Although you may think that if you work for an eight-hour day, you will accomplish things more quickly, according to consultant Francesco Cirillo, this is not true. This is because, during a long work period, numerous distractions constantly pull you away from your work,.  You find it difficult to ignore distractions such as emails and phone calls.

Also,  the pressure on your mind to perform over a long period can quickly transform into frustration. And this frustration leads to you accomplishing less than you think. This is why it is recommended to break your workday down into shorter chunks of time.

How It Works

Short-burst productivity focuses on remaining hyper-focused for a short, specified period. And during this time, you mustn’t acknowledge any distractions.

  1. First, make a list of everything you need to get done, then you set your timer. Cirillo recommends using a physical timer and setting it for 25 minutes to start.
  2. When the timer goes off, take a 3-5-minute break to address anything you may need to, then set the timer again and do another 25 minutes.
  3. Repeat this three times until you have worked for just over 100 minutes.
  4. Then take an extended twenty-minute break before starting the cycle over again.

You’ll likely be surprised when you look back over what you accomplished.

Why A Physical Timer?

You should use a physical timer, such as a kitchen timer, and not the ‘glance at the clock’ method because having something count down that you can physically see is part of the effect.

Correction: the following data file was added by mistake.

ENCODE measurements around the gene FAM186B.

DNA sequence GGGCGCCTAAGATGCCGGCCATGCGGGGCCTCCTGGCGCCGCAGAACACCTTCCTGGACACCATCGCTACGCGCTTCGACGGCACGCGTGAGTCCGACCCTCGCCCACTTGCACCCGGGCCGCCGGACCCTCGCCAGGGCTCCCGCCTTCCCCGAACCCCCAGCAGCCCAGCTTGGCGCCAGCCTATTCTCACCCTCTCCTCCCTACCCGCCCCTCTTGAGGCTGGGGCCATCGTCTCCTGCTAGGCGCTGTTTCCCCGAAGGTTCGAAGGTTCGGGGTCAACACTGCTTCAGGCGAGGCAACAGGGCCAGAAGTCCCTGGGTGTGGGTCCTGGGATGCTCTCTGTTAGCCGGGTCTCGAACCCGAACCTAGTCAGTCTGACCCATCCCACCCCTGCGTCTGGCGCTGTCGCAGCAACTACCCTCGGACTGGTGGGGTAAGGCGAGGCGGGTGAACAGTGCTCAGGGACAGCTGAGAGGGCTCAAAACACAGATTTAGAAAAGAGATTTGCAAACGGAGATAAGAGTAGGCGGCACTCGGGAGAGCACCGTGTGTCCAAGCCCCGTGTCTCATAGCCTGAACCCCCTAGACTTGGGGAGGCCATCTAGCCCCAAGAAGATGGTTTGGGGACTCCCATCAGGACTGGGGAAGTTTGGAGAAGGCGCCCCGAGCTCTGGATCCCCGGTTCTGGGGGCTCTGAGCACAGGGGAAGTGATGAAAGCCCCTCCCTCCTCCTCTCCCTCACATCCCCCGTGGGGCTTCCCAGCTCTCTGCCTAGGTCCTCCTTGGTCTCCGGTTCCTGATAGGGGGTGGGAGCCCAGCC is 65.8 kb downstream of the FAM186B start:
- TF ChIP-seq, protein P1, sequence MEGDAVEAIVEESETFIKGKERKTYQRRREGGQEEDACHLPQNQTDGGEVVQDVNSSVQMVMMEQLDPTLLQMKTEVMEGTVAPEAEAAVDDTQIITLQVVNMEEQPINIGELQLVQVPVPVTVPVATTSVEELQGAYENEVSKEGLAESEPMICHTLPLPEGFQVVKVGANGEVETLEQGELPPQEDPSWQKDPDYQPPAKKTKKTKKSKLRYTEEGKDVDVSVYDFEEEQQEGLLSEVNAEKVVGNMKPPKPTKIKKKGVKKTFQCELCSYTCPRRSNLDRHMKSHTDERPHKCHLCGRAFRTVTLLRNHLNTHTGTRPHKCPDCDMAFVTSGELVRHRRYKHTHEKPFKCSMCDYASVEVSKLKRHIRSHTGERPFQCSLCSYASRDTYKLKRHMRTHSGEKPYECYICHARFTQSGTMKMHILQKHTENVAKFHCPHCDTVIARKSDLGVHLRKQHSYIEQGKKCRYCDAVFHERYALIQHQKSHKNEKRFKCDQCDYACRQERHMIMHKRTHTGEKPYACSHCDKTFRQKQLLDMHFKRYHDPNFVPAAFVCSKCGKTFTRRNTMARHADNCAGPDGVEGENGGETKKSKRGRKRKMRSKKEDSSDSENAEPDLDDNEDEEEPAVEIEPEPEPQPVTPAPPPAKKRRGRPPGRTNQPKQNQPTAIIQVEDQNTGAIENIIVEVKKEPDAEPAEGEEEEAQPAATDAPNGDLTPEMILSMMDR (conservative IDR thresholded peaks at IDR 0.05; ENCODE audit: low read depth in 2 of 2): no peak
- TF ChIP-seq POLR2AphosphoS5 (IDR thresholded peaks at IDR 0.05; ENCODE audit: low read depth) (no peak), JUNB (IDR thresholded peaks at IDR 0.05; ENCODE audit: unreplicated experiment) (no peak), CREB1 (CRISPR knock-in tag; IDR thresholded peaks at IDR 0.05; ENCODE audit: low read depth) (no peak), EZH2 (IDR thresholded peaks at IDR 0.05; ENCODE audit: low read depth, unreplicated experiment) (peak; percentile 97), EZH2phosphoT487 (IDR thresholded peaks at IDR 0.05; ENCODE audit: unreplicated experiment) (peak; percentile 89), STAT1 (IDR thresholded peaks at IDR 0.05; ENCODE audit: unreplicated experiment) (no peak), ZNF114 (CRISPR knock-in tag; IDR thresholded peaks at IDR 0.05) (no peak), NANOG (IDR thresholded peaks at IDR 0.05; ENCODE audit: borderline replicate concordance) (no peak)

This helps you feel a sense of urgency in your work, even if the work you are completing isn’t urgent. And when the timer goes off, you will likely feel a sense of mild accomplishment of what you’ve completed.

In Summary

The concept of short-burst productivity may not sound like it is an efficient way to work, but experts who have worked with the human mind for years swear by it. So next time you have a large project to tackle, consider grabbing your kitchen timer and try breaking it down into easier pieces to handle.

 

4 Simple Ways to Take Charge of Your Work Habits

There’s an old quote that perfectly shows why you need to take charge of your habits – be they work habits or personal. “The chains of habit are too light to be felt until they are too heavy to be broken.” by Warren Buffet. If you don’t take charge of your habits, even ones that seem harmless, they will easily control you.

While work habits are easily formed and followed through, especially once your brain recognizes them as habits, you can still change them. Always remember that you are in control, not your habits.  So, you can change bad patterns , even those you’ve had for a long time.

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Habit expert and writer of the book ‘Atomic Habits’ James Clear has four rules for forming habits that can help you take charge of them. Whether the habits are good or bad, you can still use these rules to gain some measure of control. These rules, according to Atomic Habits, are: